May 14, 2024 - Politics & Policy

School segregation surges 70 years after Brown v. Board ruling

A line chart shows that the percentage of U.S. public schools with student bodies that are more than 90% non-white has steadily increased from 7.4% in 1988 to 19.8% in 2022.
Data: Orfield and Pfleger, 2024, "The Unfinished Battle for Integration in a Multiracial America"; Chart: Axios Visuals

Racial segregation in schools across the country has increased dramatically over the last three decades, according to two new reports and an Axios review of federal data.

Why it matters: As the U.S. marks the 70th anniversary of the landmark Brown v. Board of Education ruling on Friday, American public schools are growing more separate and unequal even though the country is more racially and ethnically diverse than ever.

  • Decades after Brown and the 1964 Civil Rights Act, the U.S. has moved toward policies that increased the isolation of Black and Latino students by race and poverty.
  • This month, Axios will commemorate the May 17, 1954, Supreme Court decision — that "in the field of public education the doctrine of 'separate but equal' has no place" — by examining the state of public schools and how these new inequalities have emerged.

The big picture: The resegregation of America's public schools coincides with the rise of charter schools and school choice options, and as civil rights groups have turned away from desegregation battles.

Zoom in: Schools on average have become less white and more Latino, Asian American, and multiracial. But students of color are going to schools with fewer white students and fewer resources, a UCLA Civil Rights Project report found.

  • Though 45% of all U.S. students were white, the typical Black student attended a school that was 76% nonwhite in 2021.
  • The average Latino student went to school that was 75% nonwhite.

State of play: Analyzing data from U.S. public schools going back to 1967, a Stanford and the University of Southern California study found that segregation between white and Black students has increased by 64 percent since 1988 in the 100 largest districts.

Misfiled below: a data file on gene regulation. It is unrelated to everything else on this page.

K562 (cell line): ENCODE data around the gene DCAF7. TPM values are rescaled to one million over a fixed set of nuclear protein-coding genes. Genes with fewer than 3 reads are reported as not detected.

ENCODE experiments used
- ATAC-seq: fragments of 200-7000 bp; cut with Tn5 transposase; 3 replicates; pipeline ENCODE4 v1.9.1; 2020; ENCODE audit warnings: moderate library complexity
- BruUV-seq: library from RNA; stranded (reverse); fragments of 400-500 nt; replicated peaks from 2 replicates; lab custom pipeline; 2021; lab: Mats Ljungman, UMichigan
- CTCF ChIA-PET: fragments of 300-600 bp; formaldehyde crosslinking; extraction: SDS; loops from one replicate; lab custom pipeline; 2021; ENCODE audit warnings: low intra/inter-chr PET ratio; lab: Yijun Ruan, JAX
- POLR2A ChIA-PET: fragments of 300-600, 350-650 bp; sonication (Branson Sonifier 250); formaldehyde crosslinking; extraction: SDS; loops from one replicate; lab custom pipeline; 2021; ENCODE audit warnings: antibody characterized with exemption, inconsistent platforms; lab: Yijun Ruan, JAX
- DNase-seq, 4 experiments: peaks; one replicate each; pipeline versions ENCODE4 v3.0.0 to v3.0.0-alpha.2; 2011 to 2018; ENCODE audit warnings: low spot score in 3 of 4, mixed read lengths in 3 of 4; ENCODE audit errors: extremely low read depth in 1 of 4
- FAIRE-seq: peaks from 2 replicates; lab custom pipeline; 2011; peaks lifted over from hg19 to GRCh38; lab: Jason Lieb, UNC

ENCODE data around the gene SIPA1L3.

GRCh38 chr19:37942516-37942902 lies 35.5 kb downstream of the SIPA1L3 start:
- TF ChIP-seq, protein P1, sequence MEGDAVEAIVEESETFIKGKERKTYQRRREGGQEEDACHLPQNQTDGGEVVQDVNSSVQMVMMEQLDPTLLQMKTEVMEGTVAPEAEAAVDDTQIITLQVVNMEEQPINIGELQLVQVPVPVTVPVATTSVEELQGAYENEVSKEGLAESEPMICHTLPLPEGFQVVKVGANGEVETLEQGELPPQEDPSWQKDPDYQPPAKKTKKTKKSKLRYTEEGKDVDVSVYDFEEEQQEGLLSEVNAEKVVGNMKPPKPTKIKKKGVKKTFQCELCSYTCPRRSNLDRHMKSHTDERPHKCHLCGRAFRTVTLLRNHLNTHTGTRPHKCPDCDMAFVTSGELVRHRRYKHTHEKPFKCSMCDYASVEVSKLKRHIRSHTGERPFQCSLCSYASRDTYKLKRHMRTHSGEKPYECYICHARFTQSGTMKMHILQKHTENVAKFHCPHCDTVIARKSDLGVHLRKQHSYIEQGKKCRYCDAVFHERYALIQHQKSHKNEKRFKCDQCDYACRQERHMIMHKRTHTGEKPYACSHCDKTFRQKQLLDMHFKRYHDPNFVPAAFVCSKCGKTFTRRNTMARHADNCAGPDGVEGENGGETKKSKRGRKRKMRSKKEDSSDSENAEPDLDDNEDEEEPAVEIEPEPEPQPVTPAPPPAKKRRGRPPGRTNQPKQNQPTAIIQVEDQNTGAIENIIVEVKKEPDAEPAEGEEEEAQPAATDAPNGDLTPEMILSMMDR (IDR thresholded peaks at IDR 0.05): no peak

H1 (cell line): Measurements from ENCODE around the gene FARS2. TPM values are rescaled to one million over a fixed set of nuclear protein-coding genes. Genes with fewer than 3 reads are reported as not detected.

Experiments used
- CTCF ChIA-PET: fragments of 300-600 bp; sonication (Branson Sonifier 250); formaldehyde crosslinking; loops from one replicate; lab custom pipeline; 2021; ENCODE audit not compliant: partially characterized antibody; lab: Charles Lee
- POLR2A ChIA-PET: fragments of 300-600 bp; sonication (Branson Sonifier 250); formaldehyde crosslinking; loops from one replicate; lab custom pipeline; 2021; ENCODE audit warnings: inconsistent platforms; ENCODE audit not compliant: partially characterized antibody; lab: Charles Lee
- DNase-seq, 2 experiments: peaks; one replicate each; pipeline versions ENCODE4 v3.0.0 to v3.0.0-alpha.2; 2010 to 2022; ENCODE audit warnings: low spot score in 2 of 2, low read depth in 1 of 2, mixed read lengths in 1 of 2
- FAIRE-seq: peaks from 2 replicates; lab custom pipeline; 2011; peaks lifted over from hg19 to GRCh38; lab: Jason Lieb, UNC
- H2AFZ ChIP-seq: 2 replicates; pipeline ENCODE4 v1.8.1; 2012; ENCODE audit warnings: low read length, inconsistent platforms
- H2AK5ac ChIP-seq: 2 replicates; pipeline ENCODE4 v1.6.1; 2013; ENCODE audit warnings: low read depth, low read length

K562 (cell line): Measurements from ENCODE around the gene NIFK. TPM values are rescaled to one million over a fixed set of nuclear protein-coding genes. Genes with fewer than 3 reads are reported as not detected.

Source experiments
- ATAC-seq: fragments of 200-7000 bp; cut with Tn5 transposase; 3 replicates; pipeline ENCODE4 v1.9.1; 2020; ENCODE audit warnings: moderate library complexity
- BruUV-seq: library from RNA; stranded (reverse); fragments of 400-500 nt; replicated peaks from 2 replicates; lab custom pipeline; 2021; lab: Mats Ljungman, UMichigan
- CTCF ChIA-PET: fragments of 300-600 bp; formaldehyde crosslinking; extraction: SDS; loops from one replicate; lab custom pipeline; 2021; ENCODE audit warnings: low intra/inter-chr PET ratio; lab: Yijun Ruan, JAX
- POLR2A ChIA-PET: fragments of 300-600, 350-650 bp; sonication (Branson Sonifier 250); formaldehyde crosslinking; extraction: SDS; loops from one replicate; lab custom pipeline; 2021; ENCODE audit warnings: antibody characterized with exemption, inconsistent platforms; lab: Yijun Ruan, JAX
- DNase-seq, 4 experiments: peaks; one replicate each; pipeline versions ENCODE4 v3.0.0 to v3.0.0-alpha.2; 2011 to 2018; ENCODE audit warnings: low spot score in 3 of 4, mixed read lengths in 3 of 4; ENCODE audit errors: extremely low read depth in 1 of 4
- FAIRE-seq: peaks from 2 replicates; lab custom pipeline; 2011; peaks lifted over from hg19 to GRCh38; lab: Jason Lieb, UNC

Stunning stat: The number of intensely segregated schools, defined as schools that are 90-100% nonwhite students, nearly tripled from 1988 to 2021, according to the UCLA analysis of federal data.

  • In 1988, about 7.4% of the nation's schools were intensely segregated.
  • By 2021, that number had ballooned to around 20%.

By the numbers: Several states saw about a 20-percentage point or more increase in intensely segregated schools, from 1988 to 2021.

  • California's intensely segregated schools increased sharply, spiking from 11% to 44%.
  • Maryland, New Mexico, Nevada, and Texas had some of the largest percentage point increases in intensely segregated schools.

Yes, but: White children now seldom attend schools where all the students are white, the Civil Rights Project report found.

  • There were 551 public schools that were all-white in 2021, down from 5,339 in 1990.
  • The report also found that white students are experiencing greater contact with Black and Latino students even as those students see less contact with white students.

What they're saying: "People became convinced that desegregation didn't work, and you couldn't do it. And so there's just a lack of attention to this," Patricia Gándara, co-director of the Civil Rights Project, tells Axios.

Zoom out: A Supreme Court 1991 decision that terminated desegregation plans in Oklahoma City took some teeth out of the 9-0 Brown decision declaring separating children in public schools by race was unconstitutional.

  • White flight to the exurbs have contributed to resegregation, but so have charter schools, which at times can pick and choose who they can accept, Gary Orfield, co-director of the Civil Rights Project, tells Axios.

The other side: Debbie Veney of the National Alliance for Public Charter Schools tells Axios neighborhood schools and charters are not causing racial segregation, but simply serving the students who appear at their doorsteps.

  • "The researchers might instead focus on why white families move from neighborhoods and pull their children out of schools when too many Black, Brown or low-income kids start showing up. When we try to integrate, they leave."
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